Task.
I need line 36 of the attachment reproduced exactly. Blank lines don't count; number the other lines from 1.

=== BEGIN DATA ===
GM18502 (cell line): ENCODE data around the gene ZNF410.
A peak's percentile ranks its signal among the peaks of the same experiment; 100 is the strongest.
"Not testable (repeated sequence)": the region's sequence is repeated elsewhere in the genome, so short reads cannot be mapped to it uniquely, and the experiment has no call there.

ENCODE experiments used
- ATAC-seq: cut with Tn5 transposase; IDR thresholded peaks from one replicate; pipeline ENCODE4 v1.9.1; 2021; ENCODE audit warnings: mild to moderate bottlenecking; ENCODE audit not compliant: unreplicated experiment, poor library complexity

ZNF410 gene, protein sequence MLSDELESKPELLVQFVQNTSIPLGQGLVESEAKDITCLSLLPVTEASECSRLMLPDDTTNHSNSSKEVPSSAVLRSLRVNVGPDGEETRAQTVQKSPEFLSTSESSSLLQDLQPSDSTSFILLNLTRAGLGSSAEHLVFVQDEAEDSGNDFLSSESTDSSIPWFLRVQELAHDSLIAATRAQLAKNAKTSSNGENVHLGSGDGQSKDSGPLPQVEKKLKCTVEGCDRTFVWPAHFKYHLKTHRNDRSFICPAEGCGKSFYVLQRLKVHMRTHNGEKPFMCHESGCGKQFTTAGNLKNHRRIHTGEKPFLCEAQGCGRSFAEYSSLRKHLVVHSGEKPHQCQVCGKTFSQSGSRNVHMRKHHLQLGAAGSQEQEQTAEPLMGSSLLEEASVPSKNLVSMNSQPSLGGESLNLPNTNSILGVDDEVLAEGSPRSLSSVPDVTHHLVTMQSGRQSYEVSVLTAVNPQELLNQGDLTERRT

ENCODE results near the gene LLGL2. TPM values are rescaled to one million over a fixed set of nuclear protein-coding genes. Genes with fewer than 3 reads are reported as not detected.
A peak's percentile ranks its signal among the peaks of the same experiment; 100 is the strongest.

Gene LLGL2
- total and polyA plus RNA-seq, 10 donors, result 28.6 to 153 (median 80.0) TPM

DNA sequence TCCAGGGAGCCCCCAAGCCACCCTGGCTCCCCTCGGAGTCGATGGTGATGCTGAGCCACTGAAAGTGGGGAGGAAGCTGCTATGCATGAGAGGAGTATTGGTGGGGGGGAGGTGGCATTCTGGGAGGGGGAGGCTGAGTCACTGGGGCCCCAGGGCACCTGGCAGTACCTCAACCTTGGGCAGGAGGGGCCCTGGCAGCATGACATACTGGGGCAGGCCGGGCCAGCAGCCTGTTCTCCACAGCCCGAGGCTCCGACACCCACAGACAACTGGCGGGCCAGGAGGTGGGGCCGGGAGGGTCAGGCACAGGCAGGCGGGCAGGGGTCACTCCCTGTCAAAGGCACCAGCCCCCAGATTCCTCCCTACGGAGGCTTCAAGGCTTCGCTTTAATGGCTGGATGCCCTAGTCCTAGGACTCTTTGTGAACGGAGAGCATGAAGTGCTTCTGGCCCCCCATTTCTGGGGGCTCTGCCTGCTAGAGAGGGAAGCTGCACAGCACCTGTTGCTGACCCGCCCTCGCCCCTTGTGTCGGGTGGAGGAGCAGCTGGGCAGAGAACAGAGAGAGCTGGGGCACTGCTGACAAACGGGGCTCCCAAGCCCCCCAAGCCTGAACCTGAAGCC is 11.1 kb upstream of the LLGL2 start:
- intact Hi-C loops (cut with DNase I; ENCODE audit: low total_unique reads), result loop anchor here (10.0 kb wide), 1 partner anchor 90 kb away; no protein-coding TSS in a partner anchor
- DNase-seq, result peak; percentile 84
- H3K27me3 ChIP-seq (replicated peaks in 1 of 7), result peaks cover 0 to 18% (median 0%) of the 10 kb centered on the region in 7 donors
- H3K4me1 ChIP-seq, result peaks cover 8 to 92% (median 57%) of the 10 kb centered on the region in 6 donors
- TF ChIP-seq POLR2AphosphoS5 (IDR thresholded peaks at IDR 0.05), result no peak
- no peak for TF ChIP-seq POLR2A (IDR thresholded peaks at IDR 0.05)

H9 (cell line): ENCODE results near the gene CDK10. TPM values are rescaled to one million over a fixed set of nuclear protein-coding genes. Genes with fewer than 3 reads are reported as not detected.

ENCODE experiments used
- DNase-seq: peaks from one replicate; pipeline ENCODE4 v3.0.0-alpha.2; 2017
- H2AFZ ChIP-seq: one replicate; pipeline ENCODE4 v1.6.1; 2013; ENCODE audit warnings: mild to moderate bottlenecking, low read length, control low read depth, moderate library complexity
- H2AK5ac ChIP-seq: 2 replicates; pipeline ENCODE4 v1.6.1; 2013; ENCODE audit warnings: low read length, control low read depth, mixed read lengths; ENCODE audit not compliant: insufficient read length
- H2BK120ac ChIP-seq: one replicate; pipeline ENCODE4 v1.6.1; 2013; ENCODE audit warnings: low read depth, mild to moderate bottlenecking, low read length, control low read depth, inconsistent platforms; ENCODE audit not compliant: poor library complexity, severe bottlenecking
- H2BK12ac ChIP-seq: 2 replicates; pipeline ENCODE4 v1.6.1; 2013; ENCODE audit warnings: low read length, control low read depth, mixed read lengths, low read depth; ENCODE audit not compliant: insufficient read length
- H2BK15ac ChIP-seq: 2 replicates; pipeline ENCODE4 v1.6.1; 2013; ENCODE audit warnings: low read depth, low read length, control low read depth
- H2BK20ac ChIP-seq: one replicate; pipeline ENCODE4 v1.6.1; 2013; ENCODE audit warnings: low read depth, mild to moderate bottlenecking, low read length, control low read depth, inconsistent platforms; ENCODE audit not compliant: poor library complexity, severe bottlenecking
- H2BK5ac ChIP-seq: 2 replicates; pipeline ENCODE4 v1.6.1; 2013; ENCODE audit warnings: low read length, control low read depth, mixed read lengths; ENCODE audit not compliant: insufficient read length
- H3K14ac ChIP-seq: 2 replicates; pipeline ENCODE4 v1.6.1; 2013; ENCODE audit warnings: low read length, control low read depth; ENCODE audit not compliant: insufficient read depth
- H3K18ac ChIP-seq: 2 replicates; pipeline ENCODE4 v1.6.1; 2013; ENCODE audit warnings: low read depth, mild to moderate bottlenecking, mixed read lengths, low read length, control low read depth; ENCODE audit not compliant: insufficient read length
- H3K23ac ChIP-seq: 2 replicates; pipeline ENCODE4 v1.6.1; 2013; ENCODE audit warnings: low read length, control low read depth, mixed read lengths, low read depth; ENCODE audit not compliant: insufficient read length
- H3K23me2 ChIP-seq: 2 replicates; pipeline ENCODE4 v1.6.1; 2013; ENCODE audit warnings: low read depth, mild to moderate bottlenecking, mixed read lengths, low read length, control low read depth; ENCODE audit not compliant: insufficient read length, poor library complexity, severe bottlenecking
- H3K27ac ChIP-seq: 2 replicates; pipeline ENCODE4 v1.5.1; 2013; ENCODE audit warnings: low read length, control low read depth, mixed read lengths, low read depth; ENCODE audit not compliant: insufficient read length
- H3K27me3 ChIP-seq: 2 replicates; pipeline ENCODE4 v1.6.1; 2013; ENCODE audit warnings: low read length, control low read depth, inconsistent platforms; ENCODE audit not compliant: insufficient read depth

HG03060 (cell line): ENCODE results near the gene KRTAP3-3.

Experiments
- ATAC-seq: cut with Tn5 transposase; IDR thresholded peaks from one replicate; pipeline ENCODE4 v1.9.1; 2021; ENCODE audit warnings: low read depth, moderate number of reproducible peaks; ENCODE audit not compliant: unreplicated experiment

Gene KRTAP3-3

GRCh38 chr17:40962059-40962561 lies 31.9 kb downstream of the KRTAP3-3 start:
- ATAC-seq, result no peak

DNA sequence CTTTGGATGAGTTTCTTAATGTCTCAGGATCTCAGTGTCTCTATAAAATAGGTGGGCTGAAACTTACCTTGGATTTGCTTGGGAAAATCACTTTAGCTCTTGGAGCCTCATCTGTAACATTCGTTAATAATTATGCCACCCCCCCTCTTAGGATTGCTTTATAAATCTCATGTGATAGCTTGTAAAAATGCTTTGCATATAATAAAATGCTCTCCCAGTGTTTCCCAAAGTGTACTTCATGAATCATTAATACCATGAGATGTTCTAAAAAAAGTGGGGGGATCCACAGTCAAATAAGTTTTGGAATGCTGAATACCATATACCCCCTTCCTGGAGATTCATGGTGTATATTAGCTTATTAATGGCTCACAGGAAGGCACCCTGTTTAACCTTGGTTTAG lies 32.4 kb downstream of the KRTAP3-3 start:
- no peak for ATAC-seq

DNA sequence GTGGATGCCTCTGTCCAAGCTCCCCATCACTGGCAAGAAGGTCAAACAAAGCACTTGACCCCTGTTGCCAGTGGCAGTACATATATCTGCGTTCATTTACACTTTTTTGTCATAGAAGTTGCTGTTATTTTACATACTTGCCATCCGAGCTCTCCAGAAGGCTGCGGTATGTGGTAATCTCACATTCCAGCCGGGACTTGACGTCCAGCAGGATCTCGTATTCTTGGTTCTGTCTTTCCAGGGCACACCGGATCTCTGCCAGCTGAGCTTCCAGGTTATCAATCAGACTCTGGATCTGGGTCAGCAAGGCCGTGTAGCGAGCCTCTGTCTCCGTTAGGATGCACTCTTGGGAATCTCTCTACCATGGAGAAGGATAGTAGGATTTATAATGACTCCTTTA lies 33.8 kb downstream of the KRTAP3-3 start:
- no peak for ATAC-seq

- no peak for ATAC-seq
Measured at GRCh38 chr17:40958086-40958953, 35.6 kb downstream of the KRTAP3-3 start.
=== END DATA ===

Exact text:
- ATAC-seq: cut with Tn5 transposase; IDR thresholded peaks from one replicate; pipeline ENCODE4 v1.9.1; 2021; ENCODE audit warnings: low read depth, moderate number of reproducible peaks; ENCODE audit not compliant: unreplicated experiment